Pioneer 90.1 seeks remote volunteers for its three radio stations

You don’t have to have a “radio voice,” or even experience, to volunteer at Northland Community & Technical College’s radio station, Pioneer 90.1. In fact, you may not even need to be at the studio. Some of the radio station’s most popular programming is created by community volunteers, and the station’s manager is encouraging more people to get involved.

Cathy Erickson, Philip McKenzie, Pat Ledin-Dunning, and David “Burns” Chrzanowski are volunteers who commit multiple hours to the station every week. Each creates their own programs, pre-recorded or live, at the station’s Northland studios. But station manager Mark Johnson said there are less time-consuming ways for people to lend their voices, which don’t involve travelling to the radio station. All it takes is a volunteer’s home internet access, a computer, iPad, or even a smartphone.

Pioneer 90.1 station manager Mark Johnson said, "With smartphones, everyone has a recording studio in their pocket." The station will lend professional microphones to volunteers who would like to record programs at home, and send them to the station by email or an online file transfer website like Dropbox. Programs can be any length – from multiple hours to less than a minute.

“We’d like people to share what they are passionate about,” Johnson continued. "For someone with a large collection of music, maybe it’s a couple hour music show. But we’d also like to have shorter spoken-word pieces on things like the outdoors, health, the arts, hobbies, sports, collectibles, books, cooking, or just about anything. Even something as simple as a weather almanac and reading the forecast. We just want to get more local voices on the air.”

The technology is as simple as plugging a mic into a USB connection on a computer, or a charging port on a phone or tablet. The station will than work with volunteers on how to record, save the file, and upload it to the radio station for broadcast.

“Technology has made it so a radio station doesn’t need to be confined to a studio anymore. We want the whole community to be our studio!” Johnson said.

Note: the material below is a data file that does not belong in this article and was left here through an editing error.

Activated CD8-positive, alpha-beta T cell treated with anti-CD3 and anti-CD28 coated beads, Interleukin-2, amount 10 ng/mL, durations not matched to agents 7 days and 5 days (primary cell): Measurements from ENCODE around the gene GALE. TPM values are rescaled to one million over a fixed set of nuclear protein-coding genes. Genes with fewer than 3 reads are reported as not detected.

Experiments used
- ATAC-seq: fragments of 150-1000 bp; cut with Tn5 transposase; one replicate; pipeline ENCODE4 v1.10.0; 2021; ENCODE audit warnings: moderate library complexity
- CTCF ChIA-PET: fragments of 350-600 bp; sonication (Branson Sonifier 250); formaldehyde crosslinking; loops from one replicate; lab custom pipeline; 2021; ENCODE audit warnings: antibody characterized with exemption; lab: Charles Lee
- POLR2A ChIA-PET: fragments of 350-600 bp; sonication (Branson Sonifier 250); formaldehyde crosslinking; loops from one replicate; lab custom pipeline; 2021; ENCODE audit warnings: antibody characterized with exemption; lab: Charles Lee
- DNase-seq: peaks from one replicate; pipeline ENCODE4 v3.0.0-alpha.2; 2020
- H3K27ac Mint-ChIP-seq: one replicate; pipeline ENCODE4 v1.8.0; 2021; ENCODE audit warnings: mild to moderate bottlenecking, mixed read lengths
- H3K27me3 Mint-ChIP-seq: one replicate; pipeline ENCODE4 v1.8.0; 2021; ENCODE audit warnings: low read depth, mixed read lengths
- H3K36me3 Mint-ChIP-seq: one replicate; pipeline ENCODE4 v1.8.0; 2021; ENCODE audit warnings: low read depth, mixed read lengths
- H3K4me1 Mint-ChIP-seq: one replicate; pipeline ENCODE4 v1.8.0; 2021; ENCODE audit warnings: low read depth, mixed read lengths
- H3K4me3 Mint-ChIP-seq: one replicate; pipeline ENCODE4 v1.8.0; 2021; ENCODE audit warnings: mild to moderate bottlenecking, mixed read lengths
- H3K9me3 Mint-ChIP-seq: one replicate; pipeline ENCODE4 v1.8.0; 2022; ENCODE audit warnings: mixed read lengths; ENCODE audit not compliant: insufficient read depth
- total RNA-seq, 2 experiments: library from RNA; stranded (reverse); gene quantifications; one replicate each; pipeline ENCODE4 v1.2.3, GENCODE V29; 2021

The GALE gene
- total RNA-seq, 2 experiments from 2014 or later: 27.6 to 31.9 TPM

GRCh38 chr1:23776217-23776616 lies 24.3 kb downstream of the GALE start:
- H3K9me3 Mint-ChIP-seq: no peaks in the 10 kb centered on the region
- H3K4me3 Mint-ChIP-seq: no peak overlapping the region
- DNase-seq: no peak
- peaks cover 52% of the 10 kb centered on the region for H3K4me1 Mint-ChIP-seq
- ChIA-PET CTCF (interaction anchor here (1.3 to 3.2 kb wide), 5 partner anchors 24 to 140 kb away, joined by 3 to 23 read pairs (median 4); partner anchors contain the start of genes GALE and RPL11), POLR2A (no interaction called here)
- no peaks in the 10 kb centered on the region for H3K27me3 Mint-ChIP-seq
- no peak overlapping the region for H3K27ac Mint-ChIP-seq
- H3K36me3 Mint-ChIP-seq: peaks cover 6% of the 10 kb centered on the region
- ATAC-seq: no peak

Pioneer 90.1 has multiple outlets for volunteers’ programming to be heard. In addition to its main FM frequency which can be heard in a 60 mile radius from Thief River Falls, MN, the station also operates two digital stations (HD-2 PolkaCast & HD-3 Neon 90) which can be heard over the air with an HD radio. A volunteer from Michigan will soon debut a show called the North Star Polka Show, which will be produced in his home and aired on the PolkaCast. Neon 90 plays “oldies” from artists like Buddy Holly, Elvis, the Supremes, Neil Diamond, and the Four Seasons. In contrast to other classic hits stations that have moved toward 70s and 80s songs, Neon 90 still features pop and rock music from the 50s and 60s.

All three of the stations stream live on the internet, and phone apps like TuneIn. Johnson said spoken- word programming from volunteers will also be available on-demand at

“We know that winters are long and people are busy, so volunteering from home is ideal for a lot of people,” Johnson said. Anyone interested in volunteering should contact Mark Johnson at 218-683-8587 or

Northland Community and Technical College (NCTC) is a comprehensive college with campuses in Thief River Falls, MN, and East Grand Forks, MN. NCTC also has an aerospace site in Thief River Falls, MN, and a satellite site in Roseau, MN. NCTC offers certificates, diplomas, transfer courses, two-year degrees (A.A.S., A.S., A.A.) in more than 80 areas of study, workforce training and education programs. NCTC is a member of Minnesota State, the fourth-largest system of two-year colleges and four-year universities in the United States, and is accredited by the Higher Learning Commission of the North Central Association. NCTC is an affirmative action, equal opportunity educator and employer. For more information about Northland Community & Technical College, visit or call 1.800.959.6282.